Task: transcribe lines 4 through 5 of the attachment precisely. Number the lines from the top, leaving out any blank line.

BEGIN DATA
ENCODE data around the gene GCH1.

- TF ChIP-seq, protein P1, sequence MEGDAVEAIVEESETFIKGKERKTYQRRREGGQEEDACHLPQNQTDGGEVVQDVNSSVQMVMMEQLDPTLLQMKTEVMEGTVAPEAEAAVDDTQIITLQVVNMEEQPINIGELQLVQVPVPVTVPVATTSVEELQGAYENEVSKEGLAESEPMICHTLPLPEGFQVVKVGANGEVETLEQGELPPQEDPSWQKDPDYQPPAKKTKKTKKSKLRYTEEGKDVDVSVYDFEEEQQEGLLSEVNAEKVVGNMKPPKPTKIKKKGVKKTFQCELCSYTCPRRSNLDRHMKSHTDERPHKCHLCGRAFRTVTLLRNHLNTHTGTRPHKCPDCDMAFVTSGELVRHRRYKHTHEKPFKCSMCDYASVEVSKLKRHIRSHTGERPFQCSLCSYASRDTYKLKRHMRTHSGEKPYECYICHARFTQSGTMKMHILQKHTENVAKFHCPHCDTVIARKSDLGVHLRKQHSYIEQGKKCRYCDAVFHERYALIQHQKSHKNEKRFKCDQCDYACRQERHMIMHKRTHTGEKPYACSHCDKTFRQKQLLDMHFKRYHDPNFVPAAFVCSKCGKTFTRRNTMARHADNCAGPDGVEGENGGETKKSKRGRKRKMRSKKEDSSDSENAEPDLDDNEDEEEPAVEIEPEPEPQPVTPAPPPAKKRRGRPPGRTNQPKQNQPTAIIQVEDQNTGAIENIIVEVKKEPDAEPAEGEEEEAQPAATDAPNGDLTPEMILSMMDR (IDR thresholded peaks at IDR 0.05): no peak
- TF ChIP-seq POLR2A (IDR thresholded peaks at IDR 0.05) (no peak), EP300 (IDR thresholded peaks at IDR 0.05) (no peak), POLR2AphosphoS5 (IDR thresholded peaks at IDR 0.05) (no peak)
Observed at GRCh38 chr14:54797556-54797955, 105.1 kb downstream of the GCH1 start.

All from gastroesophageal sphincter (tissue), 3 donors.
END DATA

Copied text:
Observed at GRCh38 chr14:54797556-54797955, 105.1 kb downstream of the GCH1 start.

All from gastroesophageal sphincter (tissue), 3 donors.